Summer time is gone, even here in sunny Kalifornia so it's time to re-think and re-pack your git kits. My pack is configured to keep me sustained for 3 days and that's food, medications, clothing, shelter, water purification, first aid, personal hygiene, a roll of 4 ply Charmin because I have a delicate heinie and other basic survival items.
Take out the summer clothing and the poncho liners and add the heavier clothing and sleeping bag. Throw in a couple of pairs of hunting gloves. Check your food and make sure you have enough additional calories for winter ops and kick in a few extra energy bars for good measure. Change out your matches and lighters, sunscreen, meds, and spare batteries. Inventory your first aid kit and throw in a couple of space blankets and lip balm. Don't forget the wool watchcaps, bacalavas and shemag rags. I hear that not only do they keep your head warm but they make pretty handy masks.
Another thing that I add is some of that firestarter made by Duraflame, found at your local market. Buy a brick of that and cut some pieces off and put them in baggies. No sense in carrying around the whole brick unless your firemaking skills are completely hopeless.
Once your pack is completely repacked, take it outside and waterproof the hell out of it, being sure to cover it thoroughly, every nook, cranny and wrinkle. I use Kiwi's Camp Dry for canvas, but the chemical smell is so bad it'll give you a headache unless you leave it outside overnight to air out. The stuff does work - just make sure you get the stuff for canvas and not cloth.
Don't neglect your footwear. You ain't gonna be effective if your feet are wet and so cold that you can't feel them, or so blistered and sore you wished you couldn't. Make sure you waterproof them, again with Kiwi's, paying particular attention to the seams and tongue. Replace the laces that came with them with 550 cord. Cut it to length, melt the ends shut and lace 'em in. I use 550 cord on my workboots and the boots wear out before the 550 cord even looks worn. Most of all, make sure your boots fit. Don't mail order them, go to the store and actually try them on before you buy them.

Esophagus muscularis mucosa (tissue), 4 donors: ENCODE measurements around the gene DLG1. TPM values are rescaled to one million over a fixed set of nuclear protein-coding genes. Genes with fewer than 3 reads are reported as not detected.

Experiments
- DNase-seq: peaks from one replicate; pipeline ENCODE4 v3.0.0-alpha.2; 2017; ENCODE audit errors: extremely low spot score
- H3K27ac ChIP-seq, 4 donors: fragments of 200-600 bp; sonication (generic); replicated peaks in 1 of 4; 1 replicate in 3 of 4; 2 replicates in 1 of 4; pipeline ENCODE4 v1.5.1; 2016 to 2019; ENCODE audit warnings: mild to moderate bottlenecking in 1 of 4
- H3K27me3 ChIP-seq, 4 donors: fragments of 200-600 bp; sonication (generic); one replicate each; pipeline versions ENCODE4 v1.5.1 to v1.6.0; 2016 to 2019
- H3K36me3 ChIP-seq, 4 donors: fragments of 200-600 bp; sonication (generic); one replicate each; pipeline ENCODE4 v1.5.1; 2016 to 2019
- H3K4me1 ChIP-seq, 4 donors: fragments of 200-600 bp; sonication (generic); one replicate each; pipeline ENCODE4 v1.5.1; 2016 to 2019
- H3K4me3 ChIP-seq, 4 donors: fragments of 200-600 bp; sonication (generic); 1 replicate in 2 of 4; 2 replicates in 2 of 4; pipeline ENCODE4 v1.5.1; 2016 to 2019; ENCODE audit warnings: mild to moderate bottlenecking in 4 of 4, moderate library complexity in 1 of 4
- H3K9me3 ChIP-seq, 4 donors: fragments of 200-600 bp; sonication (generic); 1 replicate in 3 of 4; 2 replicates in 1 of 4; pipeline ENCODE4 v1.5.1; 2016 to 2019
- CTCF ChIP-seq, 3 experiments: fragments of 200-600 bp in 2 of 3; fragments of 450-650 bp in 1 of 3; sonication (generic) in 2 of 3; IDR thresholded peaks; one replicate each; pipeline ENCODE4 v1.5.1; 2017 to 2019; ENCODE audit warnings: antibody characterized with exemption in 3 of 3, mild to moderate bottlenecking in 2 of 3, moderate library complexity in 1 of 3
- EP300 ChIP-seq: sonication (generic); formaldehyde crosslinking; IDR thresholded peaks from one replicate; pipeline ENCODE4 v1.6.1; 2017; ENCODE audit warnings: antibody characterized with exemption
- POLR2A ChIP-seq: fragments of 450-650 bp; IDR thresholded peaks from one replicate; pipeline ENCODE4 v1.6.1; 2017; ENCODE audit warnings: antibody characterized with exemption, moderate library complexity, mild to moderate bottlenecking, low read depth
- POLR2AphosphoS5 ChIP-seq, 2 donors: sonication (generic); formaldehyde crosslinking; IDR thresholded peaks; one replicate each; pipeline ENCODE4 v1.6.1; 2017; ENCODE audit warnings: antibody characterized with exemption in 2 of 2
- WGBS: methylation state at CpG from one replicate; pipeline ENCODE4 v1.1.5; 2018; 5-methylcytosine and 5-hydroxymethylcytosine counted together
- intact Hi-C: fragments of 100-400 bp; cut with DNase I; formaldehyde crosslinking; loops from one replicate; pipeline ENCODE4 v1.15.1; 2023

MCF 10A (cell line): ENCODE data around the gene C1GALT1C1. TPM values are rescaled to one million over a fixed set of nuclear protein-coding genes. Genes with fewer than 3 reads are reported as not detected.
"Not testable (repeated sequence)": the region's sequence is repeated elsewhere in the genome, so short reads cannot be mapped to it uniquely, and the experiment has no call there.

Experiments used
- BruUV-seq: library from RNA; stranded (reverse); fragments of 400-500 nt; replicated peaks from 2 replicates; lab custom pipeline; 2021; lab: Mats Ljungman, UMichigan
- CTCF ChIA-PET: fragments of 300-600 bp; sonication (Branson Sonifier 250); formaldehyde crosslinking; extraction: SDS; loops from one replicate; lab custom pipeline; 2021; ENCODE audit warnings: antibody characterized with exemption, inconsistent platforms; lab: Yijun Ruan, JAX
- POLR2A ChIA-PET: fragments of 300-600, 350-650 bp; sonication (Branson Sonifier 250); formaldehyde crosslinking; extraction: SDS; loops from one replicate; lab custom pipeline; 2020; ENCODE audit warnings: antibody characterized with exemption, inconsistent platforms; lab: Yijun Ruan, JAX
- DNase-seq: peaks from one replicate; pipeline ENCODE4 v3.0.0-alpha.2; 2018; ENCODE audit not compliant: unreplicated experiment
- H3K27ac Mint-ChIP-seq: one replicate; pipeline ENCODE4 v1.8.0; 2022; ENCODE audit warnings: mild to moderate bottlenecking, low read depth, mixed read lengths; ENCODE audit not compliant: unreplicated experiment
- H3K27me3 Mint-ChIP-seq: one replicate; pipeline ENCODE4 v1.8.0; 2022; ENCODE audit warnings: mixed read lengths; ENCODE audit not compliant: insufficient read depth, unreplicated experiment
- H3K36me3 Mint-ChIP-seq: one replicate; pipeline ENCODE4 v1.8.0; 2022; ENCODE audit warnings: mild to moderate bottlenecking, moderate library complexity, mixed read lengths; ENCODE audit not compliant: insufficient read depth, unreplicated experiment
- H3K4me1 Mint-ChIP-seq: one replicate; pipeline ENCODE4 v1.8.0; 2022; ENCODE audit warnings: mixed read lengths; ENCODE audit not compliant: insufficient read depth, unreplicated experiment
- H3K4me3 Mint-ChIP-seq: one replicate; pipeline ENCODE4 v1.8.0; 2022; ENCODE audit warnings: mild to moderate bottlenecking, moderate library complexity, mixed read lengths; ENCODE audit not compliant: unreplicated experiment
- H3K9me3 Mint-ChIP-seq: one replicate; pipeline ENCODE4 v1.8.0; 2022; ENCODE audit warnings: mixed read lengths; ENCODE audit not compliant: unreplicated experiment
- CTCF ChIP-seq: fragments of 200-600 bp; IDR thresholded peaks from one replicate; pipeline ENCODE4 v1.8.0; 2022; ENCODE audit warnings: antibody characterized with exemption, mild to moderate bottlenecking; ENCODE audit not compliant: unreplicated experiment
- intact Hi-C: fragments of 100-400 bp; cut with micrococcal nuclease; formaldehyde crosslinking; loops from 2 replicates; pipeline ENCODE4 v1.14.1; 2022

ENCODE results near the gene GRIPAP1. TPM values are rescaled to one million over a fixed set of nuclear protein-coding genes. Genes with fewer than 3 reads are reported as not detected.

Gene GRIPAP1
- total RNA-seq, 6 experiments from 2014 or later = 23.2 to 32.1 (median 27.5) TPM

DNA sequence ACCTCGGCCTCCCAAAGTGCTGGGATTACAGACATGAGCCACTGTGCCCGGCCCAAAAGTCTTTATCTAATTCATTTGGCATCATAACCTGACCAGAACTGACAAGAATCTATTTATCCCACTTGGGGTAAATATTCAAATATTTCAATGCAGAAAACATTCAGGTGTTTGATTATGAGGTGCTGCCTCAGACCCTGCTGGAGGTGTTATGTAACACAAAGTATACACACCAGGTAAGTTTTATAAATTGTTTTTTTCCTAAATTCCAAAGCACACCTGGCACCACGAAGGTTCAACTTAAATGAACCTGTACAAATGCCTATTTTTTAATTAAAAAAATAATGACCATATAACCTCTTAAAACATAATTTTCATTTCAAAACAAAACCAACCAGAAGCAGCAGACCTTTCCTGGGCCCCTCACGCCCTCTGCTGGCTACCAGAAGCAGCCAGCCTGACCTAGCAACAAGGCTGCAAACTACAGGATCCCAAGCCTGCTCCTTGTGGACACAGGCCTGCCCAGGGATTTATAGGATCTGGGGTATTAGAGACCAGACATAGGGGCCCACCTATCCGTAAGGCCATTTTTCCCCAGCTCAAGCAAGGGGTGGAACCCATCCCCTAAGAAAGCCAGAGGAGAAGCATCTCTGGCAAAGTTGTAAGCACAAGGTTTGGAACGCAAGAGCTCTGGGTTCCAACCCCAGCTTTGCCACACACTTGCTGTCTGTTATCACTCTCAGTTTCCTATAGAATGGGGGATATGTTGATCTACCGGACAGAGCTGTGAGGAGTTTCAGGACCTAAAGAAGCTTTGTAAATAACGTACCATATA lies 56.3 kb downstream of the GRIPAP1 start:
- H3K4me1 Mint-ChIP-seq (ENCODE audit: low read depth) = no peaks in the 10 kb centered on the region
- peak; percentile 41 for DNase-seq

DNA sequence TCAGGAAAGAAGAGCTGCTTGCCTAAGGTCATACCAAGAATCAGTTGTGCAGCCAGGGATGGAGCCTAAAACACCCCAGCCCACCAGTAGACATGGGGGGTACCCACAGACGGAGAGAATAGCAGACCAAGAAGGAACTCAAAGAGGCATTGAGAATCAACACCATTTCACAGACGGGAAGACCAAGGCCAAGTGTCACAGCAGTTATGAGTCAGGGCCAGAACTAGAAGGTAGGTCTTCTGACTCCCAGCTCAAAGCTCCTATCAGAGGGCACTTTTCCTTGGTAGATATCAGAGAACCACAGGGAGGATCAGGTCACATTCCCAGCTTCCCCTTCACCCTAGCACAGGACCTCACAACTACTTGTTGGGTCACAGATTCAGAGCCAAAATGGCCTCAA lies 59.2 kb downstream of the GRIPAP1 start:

Check your firearms, clean them and oil them according to your winter climate. Yes, it does matter. Inspect your cleaning kits, making sure you have plenty of oil. Clean and oil your magazines. Check your ammo for corrosion, replace as necessary. Check your knives and multi-tools, sharpen or tighten up as needed and give them a very light coating of oil.
Colder weather can be miserable if you're not prepared for it, and if you're in a position that you're having to use your git kit, you don't need to be worrying about being cold and wet. An hour or two right now can prevent that.
Oh, one more tip: If you wear glasses like I do, put some antifog stuff on them. Ask your optometrist what he recommends.